The participants arrived May 23 to participate in leadership development workshops and obtain an overview of sustainability in the United States through lectures at the East-West Center’s Honolulu campus and field studies including Lyon Arboretum, Hanauma Bay, and sailing on the voyaging canoe Hokulea. They also participated in a two-day conference with more than 20 local environmental leaders.

Their last week was in Washington D.C. with briefings at the Environmental Protection Agency and Senate Committee for Environment and Public Works.

The program’s participants bring a broad range of backgrounds, including study of basic medicine and the effects of climate change on human health; marine biology, water-purification and renewable energy research; and information technology.

Goals of the program include:
* Transformative learning experience through introductions to a broad spectrum of American life.
* Opportunities for U.S. practitioners to learn about environmental challenges in the Asia Pacific region.
* Building networks and collaborative projects that link participants with U.S environmental professionals to develop practical solutions to shared challenges.

The five-week institute is hosted by the East-West Center with funding from the Study of the U.S. Branch in the U.S. Department of State’s Bureau of Educational and Cultural Affairs. The Institute is held in collaboration with more than fifty organizations, including the University of Hawaii at Manoa Environmental Center, Yale University’s Global Environmental Governance Project, The Nature Conservancy, and The Kohala Center.

The East-West Center promotes better relations and understanding among the people and nations of the United States, Asia, and the Pacific through cooperative study, research, and dialogue. Established by the U.S. Congress in 1960, the Center serves as a resource for information and analysis on critical issues of common concern, bringing people together to exchange views, build expertise, and develop policy options.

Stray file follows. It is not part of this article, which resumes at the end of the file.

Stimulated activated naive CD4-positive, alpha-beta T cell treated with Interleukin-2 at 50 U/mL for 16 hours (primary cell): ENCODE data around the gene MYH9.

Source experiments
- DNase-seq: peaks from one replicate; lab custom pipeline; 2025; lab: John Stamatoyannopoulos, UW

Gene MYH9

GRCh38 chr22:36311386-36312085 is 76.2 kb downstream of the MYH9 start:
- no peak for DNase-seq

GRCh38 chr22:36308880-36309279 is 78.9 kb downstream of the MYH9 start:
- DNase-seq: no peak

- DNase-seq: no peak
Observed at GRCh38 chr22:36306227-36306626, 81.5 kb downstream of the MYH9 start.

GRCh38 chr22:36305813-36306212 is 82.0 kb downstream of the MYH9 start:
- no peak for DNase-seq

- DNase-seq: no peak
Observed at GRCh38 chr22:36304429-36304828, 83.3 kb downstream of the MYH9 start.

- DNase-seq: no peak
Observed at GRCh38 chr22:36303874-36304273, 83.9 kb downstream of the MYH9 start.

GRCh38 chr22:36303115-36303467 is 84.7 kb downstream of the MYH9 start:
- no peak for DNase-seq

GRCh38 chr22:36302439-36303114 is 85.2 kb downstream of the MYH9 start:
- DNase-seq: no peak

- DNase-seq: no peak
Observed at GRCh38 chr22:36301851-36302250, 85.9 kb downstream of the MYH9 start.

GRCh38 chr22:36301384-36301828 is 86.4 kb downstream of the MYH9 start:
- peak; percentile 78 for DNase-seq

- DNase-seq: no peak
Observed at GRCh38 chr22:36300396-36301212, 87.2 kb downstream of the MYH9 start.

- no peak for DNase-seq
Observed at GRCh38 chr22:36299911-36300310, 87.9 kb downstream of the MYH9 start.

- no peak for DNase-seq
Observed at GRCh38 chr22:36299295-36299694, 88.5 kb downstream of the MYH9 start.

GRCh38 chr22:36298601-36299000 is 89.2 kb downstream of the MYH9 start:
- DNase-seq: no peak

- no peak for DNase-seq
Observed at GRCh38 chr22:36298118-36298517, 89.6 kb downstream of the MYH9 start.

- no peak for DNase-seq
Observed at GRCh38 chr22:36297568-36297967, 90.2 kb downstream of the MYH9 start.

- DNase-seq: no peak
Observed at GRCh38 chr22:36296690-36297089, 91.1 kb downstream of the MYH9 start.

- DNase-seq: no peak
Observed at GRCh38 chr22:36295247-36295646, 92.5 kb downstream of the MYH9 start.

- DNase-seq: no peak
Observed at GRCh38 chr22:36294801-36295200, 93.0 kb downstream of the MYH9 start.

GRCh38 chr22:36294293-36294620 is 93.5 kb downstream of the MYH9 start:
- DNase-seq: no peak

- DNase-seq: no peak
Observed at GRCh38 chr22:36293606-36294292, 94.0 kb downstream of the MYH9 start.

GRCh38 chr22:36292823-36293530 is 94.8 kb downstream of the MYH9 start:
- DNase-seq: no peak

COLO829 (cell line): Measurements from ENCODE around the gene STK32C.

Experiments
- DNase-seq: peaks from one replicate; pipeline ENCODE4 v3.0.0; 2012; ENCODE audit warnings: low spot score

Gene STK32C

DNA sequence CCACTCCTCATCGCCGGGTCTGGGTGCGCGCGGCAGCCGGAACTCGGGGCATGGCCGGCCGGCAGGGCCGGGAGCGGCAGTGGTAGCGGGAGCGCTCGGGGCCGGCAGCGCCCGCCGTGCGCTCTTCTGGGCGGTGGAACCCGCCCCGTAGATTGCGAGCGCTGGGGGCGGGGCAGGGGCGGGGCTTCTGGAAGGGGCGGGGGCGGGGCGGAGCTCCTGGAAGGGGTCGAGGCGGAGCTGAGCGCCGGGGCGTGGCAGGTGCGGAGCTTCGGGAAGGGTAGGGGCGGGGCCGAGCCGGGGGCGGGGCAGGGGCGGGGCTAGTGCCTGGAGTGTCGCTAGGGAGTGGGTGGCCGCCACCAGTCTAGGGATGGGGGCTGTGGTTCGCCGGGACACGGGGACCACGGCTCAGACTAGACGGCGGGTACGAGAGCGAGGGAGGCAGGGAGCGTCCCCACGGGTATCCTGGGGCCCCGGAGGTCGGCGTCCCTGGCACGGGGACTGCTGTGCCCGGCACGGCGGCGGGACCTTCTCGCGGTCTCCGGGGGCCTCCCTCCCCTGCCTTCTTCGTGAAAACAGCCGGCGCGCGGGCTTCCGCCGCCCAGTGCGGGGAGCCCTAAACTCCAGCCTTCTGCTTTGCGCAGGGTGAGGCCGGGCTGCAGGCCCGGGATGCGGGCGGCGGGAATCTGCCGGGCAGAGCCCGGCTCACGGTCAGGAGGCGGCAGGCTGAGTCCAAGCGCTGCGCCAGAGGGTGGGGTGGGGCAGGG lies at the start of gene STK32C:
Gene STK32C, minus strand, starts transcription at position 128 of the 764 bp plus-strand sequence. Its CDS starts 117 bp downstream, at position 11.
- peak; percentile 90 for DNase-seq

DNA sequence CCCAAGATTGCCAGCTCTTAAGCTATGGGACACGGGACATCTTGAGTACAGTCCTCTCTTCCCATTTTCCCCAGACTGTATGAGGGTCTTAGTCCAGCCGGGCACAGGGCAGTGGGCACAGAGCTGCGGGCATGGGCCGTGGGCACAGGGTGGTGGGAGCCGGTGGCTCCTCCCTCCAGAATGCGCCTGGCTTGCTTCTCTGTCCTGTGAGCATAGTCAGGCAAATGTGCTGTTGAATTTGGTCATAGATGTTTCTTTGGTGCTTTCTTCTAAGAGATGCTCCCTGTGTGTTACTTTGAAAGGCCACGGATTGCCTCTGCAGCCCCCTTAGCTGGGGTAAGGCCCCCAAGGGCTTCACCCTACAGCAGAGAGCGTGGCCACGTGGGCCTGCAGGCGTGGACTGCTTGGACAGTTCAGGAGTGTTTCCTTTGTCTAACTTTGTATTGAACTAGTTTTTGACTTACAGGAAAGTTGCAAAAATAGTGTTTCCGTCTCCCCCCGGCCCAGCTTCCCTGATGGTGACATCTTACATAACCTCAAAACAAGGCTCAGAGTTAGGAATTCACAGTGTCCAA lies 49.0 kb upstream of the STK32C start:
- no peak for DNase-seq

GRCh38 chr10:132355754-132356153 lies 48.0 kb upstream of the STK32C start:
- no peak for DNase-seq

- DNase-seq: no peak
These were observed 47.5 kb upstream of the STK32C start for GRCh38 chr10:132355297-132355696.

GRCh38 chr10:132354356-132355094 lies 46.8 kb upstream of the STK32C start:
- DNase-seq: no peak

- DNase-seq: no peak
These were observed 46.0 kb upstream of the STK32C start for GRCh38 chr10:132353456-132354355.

The Kohala Center is an independent, not-for-profit center for research and education about and for environment. By respectfully engaging Hawaii Island as the world’s most vibrant classroom and laboratory for humanity, The Kohala Center builds teaching and research programs for energy and food self-reliance and ecosystem health to enhance island environments, serve island communities, and advance the work of the academy. The Kohala Center operates in partnership with local, national, and international research and educational institutions.

The Study of the U.S. Institutes are designed and funded by the Study of the U.S. Branch in the U.S. Department of State’s Bureau of Educational and Cultural Affairs (ECA). Study of the U.S. Institute participants are among over 40,000 individuals participating in U.S. Department of State exchange programs each year. For more than sixty years, ECA has funded and supported programs that seek to promote mutual understanding and respect between the people of the United States and the people of other countries. Other ECA programs include the Fulbright Program and the Benjamin A. Gilman International Scholarship Program.

— Find out more:
www.eastwestcenter.org/educati…
www.kohalacenter.org
exchanges.state.gov/